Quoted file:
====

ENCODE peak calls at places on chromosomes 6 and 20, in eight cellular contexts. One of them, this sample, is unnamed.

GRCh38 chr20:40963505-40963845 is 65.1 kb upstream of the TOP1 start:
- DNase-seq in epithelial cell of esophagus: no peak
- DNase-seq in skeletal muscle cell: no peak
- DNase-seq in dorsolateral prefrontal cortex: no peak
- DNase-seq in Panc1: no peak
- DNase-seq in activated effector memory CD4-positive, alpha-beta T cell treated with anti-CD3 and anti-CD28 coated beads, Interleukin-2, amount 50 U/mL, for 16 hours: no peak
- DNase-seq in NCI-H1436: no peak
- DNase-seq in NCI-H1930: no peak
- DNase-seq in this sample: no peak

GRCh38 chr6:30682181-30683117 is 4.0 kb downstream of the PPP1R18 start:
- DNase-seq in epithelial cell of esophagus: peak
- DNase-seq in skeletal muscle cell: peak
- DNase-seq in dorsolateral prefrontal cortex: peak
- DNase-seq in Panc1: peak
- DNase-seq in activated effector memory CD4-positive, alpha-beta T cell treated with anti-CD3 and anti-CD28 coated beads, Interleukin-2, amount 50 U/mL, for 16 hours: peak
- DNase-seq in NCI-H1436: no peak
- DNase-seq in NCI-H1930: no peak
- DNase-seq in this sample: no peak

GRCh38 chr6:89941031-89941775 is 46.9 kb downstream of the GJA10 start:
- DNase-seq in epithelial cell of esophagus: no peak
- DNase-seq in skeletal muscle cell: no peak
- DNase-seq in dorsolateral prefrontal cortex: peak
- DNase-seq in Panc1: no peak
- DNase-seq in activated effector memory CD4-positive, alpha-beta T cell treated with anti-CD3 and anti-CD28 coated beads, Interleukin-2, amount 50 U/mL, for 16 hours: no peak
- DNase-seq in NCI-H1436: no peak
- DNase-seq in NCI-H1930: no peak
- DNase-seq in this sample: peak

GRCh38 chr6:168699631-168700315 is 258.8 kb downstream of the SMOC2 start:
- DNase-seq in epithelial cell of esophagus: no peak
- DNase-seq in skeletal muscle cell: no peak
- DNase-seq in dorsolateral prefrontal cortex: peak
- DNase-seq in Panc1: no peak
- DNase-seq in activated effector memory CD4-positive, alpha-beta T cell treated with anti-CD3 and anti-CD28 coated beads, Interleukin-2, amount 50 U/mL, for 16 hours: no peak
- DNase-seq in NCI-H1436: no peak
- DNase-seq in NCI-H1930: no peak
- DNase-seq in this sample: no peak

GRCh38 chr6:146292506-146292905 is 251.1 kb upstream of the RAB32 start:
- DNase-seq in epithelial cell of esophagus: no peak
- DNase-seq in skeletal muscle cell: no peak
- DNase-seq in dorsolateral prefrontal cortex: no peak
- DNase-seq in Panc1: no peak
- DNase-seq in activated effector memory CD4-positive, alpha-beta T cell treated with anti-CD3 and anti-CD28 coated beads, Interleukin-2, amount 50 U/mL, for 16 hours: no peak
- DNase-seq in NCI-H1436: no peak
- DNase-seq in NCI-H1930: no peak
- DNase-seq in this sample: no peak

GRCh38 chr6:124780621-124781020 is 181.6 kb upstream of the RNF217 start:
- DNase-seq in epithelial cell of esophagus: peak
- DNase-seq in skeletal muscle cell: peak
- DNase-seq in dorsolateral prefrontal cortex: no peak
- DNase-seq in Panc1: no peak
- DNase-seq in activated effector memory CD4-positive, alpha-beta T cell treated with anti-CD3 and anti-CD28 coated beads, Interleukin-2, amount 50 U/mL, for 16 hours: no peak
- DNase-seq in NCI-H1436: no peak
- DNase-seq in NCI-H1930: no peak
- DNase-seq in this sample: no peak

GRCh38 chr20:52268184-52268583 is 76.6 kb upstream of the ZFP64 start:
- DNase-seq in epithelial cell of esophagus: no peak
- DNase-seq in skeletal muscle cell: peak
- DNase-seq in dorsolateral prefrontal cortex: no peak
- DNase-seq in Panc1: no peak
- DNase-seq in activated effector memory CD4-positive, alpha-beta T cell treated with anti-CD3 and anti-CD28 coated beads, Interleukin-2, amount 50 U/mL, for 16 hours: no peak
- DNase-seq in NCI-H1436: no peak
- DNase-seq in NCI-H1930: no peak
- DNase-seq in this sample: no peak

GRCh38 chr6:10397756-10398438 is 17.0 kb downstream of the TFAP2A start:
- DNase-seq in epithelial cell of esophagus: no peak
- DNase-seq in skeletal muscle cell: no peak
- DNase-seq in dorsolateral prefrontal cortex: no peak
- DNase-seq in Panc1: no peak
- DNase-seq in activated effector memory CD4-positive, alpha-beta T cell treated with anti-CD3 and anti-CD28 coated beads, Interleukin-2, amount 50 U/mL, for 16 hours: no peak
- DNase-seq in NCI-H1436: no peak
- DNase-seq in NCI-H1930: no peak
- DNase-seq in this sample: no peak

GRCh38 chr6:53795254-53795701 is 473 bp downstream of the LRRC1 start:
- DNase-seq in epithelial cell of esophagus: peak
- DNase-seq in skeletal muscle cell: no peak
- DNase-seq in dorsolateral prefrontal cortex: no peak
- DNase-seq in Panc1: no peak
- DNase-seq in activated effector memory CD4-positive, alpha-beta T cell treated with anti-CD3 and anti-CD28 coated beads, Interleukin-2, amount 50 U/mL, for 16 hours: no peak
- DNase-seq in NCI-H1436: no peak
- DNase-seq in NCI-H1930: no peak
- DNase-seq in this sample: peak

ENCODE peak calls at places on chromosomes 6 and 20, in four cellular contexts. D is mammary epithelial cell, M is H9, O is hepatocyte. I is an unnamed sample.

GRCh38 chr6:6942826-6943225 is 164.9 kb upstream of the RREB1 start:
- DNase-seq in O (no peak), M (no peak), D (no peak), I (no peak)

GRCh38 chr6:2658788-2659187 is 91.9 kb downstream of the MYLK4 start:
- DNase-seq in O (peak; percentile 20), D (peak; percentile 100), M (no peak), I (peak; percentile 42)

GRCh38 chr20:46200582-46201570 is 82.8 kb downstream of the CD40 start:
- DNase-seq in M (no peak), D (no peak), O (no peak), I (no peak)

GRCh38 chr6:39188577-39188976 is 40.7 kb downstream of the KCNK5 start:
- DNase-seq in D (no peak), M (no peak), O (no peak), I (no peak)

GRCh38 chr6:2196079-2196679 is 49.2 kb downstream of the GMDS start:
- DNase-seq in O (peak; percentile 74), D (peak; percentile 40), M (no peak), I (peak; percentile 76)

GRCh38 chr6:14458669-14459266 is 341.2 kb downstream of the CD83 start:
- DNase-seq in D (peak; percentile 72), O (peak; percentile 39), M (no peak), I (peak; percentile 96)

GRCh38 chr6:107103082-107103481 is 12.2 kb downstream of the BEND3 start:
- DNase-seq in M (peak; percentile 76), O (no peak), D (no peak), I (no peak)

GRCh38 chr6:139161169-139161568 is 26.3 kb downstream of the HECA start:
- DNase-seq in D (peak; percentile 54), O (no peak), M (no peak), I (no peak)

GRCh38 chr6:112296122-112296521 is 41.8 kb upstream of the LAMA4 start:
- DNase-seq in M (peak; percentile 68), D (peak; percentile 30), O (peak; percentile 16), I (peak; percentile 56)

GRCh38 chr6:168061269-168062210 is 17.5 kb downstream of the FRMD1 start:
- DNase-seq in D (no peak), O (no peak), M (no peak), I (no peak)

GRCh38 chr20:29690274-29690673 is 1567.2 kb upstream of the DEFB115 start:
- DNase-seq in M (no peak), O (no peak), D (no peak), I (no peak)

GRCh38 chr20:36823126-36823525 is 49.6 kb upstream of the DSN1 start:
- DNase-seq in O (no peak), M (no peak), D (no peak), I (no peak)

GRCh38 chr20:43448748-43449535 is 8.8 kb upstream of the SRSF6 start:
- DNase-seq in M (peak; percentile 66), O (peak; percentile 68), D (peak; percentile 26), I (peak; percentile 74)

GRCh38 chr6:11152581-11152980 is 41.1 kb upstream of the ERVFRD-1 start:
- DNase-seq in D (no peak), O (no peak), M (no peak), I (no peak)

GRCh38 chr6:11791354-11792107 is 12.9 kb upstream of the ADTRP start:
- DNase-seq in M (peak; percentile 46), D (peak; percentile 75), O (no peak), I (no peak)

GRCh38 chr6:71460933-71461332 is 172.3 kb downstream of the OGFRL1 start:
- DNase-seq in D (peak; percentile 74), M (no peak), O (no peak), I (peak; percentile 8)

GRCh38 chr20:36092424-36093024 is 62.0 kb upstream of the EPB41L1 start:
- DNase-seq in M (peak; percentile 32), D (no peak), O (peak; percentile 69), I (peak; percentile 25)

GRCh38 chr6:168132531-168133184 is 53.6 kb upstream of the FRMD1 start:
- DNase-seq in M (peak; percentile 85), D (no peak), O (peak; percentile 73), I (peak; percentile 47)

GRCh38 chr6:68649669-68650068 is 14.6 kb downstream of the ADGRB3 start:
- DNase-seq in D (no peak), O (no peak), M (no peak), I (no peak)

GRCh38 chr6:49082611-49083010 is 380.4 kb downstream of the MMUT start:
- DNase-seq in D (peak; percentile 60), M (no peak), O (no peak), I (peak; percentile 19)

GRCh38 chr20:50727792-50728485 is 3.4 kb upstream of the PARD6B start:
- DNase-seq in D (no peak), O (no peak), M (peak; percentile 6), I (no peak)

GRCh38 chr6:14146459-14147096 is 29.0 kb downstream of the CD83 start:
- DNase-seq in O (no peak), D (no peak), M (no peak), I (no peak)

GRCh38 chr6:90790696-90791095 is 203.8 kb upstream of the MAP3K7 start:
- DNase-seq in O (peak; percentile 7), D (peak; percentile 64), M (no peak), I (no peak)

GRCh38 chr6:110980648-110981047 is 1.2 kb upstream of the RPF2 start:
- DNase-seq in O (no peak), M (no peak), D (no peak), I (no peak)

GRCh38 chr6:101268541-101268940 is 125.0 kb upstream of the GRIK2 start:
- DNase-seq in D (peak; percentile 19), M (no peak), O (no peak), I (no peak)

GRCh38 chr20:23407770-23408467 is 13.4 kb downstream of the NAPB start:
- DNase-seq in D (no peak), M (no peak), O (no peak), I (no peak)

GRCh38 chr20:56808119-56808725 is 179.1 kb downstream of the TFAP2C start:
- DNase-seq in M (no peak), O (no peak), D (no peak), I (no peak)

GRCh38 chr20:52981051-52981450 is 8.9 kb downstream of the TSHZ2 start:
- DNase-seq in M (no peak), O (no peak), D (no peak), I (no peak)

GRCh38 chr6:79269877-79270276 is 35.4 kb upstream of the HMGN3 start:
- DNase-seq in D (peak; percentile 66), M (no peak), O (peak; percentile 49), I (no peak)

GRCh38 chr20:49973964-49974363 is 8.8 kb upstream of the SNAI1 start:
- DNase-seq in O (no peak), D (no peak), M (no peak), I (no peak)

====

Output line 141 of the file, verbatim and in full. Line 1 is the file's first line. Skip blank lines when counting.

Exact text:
- DNase-seq in D (peak; percentile 66), M (no peak), O (peak; percentile 49), I (no peak)